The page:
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Hot cross bun

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Title: Hot cross bun  
Author: World Heritage Encyclopedia
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Subject: Bun, Spiced bun, Bath bun, Hot Cross Buns, British breads
Collection: British Breads, Buns, Easter Food, English Cuisine, English Traditions, Sweet Breads, Yeast Breads
Publisher: World Heritage Encyclopedia

Hot cross bun

Hot cross bun
Homemade hot cross buns
Type Spiced bun
Place of origin Great Britain
Main ingredients currants or raisins
Cookbook: Hot cross bun 

A hot cross bun is a spiced sweet bun made with currants or raisins and marked with a cross on the top, traditionally eaten on Good Friday in the United Kingdom, Ireland, Australia, New Zealand, South Africa, Canada, India, and United States. As such, they mark the end of Lent and different parts of the hot cross bun have a certain meaning, including the cross representing the crucifixion of Jesus and the spices inside reminding Christians "of the spices put on the body of Jesus."[1][2] They are now available all year round in some places.[3] Hot cross buns may go on sale in Australia and New Zealand as early as New Year's Day[4] or after Christmas.[5]


  • History 1
  • Superstitions 2
  • Other versions 3
  • The cross 4
  • See also 5
  • References 6


In many historically Christian countries, plain buns made without dairy products (forbidden in Lent until Palm Sunday) are traditionally eaten hot or toasted during Lent, beginning with the evening of Shrove Tuesday (the evening before Ash Wednesday) to midday Good Friday.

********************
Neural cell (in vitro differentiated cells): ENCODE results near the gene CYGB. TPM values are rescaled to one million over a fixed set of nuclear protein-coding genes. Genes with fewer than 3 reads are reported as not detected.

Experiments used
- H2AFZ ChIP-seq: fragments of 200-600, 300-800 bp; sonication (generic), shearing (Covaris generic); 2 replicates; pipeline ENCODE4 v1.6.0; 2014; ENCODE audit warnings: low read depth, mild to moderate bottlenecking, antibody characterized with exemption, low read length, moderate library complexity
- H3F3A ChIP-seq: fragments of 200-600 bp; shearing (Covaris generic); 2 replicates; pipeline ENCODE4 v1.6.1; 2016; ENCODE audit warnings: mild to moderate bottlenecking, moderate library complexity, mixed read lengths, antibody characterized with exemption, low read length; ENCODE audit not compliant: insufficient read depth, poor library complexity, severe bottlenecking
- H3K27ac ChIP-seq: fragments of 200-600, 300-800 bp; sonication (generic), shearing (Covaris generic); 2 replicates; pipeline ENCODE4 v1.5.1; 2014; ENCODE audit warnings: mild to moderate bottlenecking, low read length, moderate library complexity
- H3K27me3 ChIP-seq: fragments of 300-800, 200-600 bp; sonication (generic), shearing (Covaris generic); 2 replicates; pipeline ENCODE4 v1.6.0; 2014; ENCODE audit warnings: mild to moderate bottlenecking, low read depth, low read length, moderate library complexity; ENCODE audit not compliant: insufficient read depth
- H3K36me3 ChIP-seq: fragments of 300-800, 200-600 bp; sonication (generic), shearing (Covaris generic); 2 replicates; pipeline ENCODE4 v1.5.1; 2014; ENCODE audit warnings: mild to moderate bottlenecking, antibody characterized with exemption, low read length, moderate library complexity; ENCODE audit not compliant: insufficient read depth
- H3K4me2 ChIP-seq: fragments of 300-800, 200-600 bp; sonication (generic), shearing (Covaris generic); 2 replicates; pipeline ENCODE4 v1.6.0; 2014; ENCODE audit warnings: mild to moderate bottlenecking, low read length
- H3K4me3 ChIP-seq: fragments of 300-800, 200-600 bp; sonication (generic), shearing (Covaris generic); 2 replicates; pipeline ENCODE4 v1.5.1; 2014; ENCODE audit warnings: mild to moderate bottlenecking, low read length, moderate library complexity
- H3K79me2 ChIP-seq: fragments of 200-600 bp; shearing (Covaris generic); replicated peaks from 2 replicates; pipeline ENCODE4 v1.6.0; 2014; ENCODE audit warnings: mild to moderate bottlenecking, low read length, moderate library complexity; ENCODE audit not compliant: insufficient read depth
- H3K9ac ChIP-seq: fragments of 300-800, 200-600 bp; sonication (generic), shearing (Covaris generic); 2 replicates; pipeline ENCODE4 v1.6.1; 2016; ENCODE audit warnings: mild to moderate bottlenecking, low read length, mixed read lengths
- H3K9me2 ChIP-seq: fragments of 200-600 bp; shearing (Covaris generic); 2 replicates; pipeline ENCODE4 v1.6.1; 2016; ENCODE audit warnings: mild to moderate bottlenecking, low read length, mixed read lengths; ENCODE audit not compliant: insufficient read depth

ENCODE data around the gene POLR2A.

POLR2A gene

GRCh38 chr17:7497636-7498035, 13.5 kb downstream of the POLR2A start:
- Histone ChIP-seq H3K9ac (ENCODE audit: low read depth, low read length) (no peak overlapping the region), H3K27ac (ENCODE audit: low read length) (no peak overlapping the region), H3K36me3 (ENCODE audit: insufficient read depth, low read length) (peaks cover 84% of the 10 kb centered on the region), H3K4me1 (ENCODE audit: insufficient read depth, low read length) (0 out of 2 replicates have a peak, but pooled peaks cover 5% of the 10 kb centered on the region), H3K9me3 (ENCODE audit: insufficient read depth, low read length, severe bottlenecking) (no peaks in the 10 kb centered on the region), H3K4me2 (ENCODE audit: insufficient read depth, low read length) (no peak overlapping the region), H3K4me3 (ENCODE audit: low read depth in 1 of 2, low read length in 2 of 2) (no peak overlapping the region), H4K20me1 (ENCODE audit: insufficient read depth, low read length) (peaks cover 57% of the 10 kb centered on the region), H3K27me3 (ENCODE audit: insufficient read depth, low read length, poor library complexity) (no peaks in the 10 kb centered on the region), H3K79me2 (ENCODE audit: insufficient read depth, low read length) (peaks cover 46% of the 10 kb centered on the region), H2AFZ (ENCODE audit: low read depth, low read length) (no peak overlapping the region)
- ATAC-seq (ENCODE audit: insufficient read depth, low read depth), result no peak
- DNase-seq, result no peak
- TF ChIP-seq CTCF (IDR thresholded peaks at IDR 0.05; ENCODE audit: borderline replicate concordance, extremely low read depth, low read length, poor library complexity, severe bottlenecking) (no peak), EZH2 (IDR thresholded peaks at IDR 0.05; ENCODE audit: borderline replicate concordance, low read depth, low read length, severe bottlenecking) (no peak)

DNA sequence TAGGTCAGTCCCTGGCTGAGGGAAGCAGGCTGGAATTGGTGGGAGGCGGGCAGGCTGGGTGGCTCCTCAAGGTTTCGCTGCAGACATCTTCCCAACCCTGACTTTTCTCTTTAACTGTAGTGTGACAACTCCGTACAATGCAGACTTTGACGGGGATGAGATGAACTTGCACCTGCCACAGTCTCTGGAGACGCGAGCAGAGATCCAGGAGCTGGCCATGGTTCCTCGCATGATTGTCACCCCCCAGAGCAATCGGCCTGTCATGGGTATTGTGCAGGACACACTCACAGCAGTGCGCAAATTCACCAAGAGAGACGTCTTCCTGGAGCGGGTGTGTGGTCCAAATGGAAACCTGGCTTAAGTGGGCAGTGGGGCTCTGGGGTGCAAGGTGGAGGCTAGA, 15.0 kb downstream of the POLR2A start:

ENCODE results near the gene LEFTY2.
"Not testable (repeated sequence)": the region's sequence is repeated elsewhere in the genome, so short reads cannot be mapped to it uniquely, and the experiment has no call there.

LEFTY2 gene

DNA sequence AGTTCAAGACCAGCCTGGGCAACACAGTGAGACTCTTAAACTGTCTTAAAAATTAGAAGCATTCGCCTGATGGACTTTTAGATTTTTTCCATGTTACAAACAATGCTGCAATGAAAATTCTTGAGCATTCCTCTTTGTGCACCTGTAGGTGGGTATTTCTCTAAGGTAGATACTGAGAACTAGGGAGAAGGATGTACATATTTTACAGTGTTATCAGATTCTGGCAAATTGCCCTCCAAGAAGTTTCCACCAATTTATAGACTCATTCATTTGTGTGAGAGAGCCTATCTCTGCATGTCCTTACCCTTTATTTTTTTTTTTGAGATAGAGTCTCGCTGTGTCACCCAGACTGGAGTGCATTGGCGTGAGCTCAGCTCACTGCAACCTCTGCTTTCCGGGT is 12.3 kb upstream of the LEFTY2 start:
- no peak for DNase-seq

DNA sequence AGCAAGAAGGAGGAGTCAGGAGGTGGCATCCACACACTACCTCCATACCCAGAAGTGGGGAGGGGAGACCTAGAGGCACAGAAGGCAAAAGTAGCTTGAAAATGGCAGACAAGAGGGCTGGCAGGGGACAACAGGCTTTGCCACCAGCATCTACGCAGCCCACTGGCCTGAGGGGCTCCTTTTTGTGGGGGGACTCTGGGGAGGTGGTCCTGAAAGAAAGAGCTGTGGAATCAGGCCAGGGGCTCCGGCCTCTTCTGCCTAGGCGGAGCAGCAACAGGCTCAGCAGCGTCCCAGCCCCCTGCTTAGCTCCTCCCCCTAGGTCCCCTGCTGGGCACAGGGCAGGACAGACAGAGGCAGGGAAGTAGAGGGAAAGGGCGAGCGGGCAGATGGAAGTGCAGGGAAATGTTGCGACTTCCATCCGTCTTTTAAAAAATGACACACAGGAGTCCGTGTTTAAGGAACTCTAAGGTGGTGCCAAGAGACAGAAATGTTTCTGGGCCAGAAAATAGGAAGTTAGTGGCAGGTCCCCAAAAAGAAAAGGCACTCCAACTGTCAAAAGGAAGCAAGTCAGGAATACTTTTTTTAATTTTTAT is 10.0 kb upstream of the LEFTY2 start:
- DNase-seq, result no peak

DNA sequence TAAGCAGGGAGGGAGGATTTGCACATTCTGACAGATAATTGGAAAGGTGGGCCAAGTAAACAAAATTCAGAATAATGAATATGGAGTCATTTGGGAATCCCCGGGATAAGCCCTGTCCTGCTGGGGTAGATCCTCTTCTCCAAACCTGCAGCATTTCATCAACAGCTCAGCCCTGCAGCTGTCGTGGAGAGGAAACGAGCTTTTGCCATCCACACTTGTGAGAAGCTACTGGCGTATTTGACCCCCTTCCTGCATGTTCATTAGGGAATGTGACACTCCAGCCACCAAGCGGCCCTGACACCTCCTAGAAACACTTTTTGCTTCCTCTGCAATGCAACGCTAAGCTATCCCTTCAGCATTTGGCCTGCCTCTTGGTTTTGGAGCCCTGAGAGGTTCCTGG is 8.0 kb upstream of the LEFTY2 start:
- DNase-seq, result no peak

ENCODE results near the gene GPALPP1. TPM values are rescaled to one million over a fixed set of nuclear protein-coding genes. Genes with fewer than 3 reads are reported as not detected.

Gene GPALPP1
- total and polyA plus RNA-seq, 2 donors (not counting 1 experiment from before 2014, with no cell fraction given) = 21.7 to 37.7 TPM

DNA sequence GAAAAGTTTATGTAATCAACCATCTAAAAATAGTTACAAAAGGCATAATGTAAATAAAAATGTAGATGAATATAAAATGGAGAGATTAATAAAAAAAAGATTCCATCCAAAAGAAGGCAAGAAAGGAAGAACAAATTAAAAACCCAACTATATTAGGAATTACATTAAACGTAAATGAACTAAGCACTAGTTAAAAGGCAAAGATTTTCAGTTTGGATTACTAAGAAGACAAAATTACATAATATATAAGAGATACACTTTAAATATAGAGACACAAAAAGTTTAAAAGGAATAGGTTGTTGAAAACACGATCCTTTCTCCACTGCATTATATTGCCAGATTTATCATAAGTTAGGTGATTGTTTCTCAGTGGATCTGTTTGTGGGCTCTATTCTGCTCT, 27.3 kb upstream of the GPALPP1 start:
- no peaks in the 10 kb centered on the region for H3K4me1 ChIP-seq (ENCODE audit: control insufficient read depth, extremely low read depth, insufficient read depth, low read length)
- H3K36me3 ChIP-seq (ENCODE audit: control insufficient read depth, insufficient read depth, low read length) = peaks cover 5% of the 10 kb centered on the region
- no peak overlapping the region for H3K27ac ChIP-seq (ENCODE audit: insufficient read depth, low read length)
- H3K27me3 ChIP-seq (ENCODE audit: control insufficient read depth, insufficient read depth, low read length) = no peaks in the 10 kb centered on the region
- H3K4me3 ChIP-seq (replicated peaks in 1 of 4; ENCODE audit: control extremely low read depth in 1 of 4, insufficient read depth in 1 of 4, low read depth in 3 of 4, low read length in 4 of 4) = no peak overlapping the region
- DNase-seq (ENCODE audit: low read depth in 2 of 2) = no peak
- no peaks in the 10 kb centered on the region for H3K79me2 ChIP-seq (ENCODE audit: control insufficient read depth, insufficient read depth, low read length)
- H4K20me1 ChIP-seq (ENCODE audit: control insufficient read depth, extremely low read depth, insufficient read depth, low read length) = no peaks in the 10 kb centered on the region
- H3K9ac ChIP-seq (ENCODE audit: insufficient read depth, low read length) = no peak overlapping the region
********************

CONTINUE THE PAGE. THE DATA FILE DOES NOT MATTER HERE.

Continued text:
The ancient Greeks may have marked cakes with a cross.[6]

In the time of Elizabeth I of England (1592), the London Clerk of Markets issued a decree forbidding the sale of hot cross buns and other spiced breads, except at burials, on Good Friday, or at Christmas. The punishment for transgressing the decree was forfeiture of all the forbidden product to the poor. As a result of this decree, hot cross buns at the time were primarily made in home kitchens. Further attempts to suppress the sale of these items took place during the reign of James I of England/James VI of Scotland (1603–1625).[7] The first definite record of hot cross buns comes from a London street cry: "Good Friday comes this month, the old woman runs. With one or two a penny hot cross buns", which appeared in Poor Robin's Almanack for 1733.[8] Food historian Ivan Day states, "The buns were made in London during the 18th century. But when you start looking for records or recipes earlier than that, you hit nothing."[3]


An 1884 advertisement announcing the sale of hot cross buns for Good Friday in a Hawaiian newspaper.

English folklore includes many superstitions surrounding hot cross buns. One of them says that buns baked and served on Good Friday will not spoil or grow mouldy during the subsequent year. Another encourages keeping such a bun for medicinal purposes. A piece of it given to someone ill is said to help them recover.[9] If taken on a sea voyage, hot cross buns are said to protect against shipwreck. If hung in the kitchen, they are said to protect against fires and ensure that all breads turn out perfectly. The hanging bun is replaced each year.[9]